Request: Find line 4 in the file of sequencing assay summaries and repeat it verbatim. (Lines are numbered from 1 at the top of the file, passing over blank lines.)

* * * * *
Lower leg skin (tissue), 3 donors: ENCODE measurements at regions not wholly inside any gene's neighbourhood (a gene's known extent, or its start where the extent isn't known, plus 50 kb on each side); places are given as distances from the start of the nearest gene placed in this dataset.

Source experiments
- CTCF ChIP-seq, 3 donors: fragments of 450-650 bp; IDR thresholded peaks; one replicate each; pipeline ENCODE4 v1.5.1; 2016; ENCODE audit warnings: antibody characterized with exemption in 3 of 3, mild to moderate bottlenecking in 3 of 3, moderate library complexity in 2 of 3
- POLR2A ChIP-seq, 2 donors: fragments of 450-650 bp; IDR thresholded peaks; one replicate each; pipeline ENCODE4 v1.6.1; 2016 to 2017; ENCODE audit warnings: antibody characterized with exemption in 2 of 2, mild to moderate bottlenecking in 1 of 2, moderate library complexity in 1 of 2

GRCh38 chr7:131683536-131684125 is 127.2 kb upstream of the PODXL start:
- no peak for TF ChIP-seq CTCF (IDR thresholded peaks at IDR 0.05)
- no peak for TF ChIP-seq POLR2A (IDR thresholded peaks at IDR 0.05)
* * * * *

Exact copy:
- POLR2A ChIP-seq, 2 donors: fragments of 450-650 bp; IDR thresholded peaks; one replicate each; pipeline ENCODE4 v1.6.1; 2016 to 2017; ENCODE audit warnings: antibody characterized with exemption in 2 of 2, mild to moderate bottlenecking in 1 of 2, moderate library complexity in 1 of 2